Fudbalski klub Crvena Zvezda (Red Star Belgrade) was founded in 1945 during World War II, when a group of young men, active players, students and members of the Serbian United Antifascist Youth League, decided to form a Youth Physical Culture Society. Dragan Džajić is Red Star's record appearance holder with 389 matches. The goal scoring record holder is Bora Kostić with 230 goals. Dragan Džajić played 85 matches for the Yugoslavian national football team, a national record. The club’s home ground is the Stadion Rajko Mitić, formerly known as Red Star stadium. With a seated capacity of 55,538, it is the largest stadium in Serbia and in the former Yugoslavia.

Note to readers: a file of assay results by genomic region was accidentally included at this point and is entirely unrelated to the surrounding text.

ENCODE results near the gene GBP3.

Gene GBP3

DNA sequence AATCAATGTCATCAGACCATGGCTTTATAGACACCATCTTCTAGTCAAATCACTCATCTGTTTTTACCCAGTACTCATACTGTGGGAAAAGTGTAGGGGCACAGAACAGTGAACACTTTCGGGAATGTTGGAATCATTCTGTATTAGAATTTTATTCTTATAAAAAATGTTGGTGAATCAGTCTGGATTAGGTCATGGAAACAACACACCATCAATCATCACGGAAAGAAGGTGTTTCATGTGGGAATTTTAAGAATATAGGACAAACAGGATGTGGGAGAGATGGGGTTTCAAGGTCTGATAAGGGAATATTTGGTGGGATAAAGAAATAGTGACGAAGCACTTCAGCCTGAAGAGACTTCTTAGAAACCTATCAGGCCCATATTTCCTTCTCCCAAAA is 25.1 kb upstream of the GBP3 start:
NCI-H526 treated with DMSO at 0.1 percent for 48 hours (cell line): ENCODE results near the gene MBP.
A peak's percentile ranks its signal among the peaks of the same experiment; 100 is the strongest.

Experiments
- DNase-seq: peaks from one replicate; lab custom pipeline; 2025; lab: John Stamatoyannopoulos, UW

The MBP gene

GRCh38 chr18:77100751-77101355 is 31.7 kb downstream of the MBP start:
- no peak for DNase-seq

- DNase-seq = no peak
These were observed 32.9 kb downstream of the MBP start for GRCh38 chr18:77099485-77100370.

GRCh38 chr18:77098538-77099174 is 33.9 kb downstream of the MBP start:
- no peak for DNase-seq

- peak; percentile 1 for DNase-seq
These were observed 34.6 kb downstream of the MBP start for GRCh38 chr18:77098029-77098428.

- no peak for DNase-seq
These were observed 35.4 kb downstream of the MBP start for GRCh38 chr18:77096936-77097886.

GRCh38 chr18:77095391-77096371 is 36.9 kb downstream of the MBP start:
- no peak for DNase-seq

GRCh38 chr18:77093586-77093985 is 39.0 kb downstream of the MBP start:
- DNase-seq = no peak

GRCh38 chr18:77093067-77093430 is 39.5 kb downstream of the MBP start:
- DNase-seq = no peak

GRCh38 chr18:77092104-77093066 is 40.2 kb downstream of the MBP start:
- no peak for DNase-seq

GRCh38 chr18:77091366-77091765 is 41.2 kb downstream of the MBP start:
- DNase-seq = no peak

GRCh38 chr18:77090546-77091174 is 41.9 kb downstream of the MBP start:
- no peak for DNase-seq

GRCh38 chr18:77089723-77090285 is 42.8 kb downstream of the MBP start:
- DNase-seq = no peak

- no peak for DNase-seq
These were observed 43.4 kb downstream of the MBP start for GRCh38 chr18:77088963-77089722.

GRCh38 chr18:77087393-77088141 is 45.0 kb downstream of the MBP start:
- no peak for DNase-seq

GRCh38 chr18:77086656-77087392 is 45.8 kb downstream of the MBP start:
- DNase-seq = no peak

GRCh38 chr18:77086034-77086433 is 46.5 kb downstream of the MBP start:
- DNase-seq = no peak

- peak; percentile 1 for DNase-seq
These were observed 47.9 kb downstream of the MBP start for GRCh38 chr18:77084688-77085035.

My journey from London was with the usually reliable Lufthansa. From Heathrow to Munich and then on to Belgrade. The connection was good and we reached the Serbian capital as scheduled. Once we had established the geography of the city (not immediately possible when disembarking from the A1 airport shuttle bus) we took the opportunity to enjoy a couple of cold beers before seeking out our hotel. On the day of the match, during the morning we wandered around the city until in an attempt to swerve the rain, we took refuge in a bar. This establishment was a complete contrast to the many new buildings that are gradually appearing on the Belgrade skyline. Of course there is still much of the old Belgrade to see and although the lavatory provision in this bar possessed a urinal, this was complimented by a hole in the ground for additional activity!